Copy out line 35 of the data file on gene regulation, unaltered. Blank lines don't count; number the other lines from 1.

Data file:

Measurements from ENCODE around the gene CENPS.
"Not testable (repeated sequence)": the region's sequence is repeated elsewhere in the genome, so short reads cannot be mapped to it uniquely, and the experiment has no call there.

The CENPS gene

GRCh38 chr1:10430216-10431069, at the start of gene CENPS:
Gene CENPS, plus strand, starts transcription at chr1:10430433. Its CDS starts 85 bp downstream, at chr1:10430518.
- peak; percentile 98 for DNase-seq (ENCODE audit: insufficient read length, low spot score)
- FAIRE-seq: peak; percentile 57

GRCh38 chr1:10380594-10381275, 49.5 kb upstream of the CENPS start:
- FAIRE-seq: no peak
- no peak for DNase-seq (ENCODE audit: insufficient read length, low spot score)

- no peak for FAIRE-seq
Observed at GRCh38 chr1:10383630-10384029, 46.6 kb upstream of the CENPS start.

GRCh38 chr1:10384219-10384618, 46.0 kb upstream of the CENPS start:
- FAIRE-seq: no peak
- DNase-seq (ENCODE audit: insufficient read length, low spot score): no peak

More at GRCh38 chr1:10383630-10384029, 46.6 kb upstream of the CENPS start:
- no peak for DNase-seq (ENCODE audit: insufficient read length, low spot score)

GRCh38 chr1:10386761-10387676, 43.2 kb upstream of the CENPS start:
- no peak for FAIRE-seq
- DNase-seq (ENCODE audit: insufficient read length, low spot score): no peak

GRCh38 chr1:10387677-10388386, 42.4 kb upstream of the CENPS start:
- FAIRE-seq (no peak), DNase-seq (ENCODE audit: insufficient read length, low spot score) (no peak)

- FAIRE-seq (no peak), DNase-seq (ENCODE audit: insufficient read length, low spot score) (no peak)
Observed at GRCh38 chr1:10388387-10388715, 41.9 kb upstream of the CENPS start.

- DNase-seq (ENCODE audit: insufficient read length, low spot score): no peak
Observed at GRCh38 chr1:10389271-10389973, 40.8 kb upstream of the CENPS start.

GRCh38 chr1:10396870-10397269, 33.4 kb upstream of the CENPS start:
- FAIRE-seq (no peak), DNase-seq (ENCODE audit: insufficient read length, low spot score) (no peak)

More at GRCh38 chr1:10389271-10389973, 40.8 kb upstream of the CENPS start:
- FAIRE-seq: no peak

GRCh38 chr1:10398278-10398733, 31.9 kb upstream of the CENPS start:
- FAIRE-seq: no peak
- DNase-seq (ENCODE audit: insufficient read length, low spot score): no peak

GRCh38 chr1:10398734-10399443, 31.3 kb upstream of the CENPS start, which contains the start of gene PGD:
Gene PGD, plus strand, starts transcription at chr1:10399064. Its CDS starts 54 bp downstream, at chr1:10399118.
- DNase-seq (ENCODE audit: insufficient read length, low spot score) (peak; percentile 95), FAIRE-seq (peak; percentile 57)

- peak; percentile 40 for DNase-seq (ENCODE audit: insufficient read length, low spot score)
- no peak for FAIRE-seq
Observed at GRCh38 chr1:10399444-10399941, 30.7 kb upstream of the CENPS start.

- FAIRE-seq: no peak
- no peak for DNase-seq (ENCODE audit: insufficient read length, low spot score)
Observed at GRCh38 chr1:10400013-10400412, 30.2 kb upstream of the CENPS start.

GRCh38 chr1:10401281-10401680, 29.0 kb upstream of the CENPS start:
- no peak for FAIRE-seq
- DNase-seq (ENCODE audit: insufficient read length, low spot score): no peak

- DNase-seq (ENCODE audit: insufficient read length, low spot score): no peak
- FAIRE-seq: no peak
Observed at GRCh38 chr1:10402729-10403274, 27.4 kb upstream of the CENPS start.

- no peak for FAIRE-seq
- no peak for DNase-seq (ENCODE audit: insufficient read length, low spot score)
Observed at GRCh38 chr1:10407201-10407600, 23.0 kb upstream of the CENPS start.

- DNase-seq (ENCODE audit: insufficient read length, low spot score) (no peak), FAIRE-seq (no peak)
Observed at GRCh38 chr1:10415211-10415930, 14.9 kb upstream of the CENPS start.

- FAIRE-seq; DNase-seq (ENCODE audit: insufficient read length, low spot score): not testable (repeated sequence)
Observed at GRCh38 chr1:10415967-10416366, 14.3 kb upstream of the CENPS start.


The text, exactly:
Gene PGD, plus strand, starts transcription at chr1:10399064. Its CDS starts 54 bp downstream, at chr1:10399118.